From a brilliant and witty comic book aficionado, this “scholarly but lively narrative” (Kirkus Reviews) reveals the links between Jews and the iconic superheroes of Jerry Siegel, Joe Shuster, Stan Lee, and Jack Kirby.

Many of us know that the superheroes at the heart of the American comic book industry were created by Jews. But you’d be surprised to learn how much these beloved characters were shaped by the cultural and religious traditions of their makers. Superman Is Jewish? follows the “people of the book” as they become the people of the comic book.

With great wit and compelling arguments, Harry Brod situates superheroes within the course of Jewish-American history: they are aliens in a foreign land, like Superman; figures plagued by guilt for abandoning their families, like Spider-Man; and outsiders persecuted for being different, like the X-Men. Brod blends humor and sharp observation as he considers the overt and discreet Jewish characteristics of these well-known figures and explores how their creators integrated their Jewish identities and their creativity.

Captivating, poignant, and packed with historical insights, this guided tour travels from the Passover Haggadah’s exciting action scenes of Moses’s superpowers through the Yiddish humor of Mad magazine to two Pulitzer Prizes awarded in one decade to Jewish comic book guys Art Spiegelman and Michael Chabon. “A witty, insightful exposé” (Publisher’s Weekly), Superman Is Jewish? is an endlessly fascinating American saga about an immigrant group that used comic books to see itself in new, empowering—and laughable—ways. You don’t even have to be Jewish to get a kick out of it.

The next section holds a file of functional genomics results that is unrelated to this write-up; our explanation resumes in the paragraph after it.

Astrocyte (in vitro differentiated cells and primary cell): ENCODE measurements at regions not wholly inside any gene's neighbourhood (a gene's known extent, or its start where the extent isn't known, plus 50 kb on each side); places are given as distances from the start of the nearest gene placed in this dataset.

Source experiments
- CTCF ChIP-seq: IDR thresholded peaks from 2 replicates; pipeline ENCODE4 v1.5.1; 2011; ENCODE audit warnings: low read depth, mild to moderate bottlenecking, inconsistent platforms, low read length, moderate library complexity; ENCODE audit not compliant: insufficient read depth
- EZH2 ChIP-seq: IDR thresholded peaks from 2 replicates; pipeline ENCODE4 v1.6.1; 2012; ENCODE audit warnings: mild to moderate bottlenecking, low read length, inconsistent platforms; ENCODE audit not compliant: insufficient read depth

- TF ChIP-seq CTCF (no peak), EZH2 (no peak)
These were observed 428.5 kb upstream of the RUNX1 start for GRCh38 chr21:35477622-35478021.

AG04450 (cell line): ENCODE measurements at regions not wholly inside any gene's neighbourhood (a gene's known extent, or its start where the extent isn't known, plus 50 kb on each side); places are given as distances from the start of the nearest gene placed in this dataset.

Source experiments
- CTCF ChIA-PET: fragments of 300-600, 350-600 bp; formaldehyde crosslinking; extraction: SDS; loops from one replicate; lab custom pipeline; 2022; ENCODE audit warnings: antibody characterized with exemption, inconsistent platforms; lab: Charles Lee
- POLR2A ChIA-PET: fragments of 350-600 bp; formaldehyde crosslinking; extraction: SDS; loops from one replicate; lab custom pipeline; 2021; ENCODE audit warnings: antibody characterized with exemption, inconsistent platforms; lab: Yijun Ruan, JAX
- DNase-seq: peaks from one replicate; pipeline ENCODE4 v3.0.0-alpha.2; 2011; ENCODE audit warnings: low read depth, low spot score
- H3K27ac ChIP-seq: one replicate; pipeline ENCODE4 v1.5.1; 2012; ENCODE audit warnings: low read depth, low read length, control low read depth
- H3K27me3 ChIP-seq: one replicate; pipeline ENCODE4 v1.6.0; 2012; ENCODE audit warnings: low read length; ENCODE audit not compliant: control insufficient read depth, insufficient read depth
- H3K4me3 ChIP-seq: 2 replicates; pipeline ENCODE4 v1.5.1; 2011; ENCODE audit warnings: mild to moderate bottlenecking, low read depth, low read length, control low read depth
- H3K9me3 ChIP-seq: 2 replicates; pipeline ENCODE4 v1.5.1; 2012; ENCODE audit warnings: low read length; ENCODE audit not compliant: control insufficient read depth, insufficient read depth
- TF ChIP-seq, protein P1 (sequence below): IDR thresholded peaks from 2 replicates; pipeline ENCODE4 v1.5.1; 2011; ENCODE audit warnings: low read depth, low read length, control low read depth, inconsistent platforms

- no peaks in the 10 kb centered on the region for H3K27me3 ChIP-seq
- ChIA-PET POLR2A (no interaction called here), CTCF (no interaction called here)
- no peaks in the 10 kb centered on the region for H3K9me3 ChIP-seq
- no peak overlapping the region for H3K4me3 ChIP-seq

A riveting work of historical detection revealing that the origin of Wonder Woman, one of the world’s most iconic superheroes, hides within it a fascinating family story—and a crucial history of twentieth-century feminism

Harvard historian and New Yorker staff writer Jill Lepore has uncovered an astonishing trove of documents, including the never-before-seen private papers of William Moulton Marston, Wonder Woman’s creator. Beginning in his undergraduate years at Harvard, Marston was influenced by early suffragists and feminists, starting with Emmeline Pankhurst, who was banned from speaking on campus in 1911, when Marston was a freshman. In the 1920s, Marston and his wife, Sadie Elizabeth Holloway, brought into their home Olive Byrne, the niece of Margaret Sanger, one of the most influential feminists of the twentieth century. The Marston family story is a tale of drama, intrigue, and irony. In the 1930s, Marston and Byrne wrote a regular column for Family Circle celebrating conventional family life, even as they themselves pursued lives of extraordinary nonconformity. Marston, internationally known as an expert on truth—he invented the lie detector test—lived a life of secrets, only to spill them on the pages of Wonder Woman.

The Secret History of Wonder Woman is a tour de force of intellectual and cultural history. Wonder Woman, Lepore argues, is the missing link in the history of the struggle for women’s rights—a chain of events that begins with the women’s suffrage campaigns of the early 1900s and ends with the troubled place of feminism a century later.
 
This edition includes a new afterword with fresh revelations based on never before seen letters and photographs from the Marston family’s papers.

With 161 illustrations and 16 pages in full color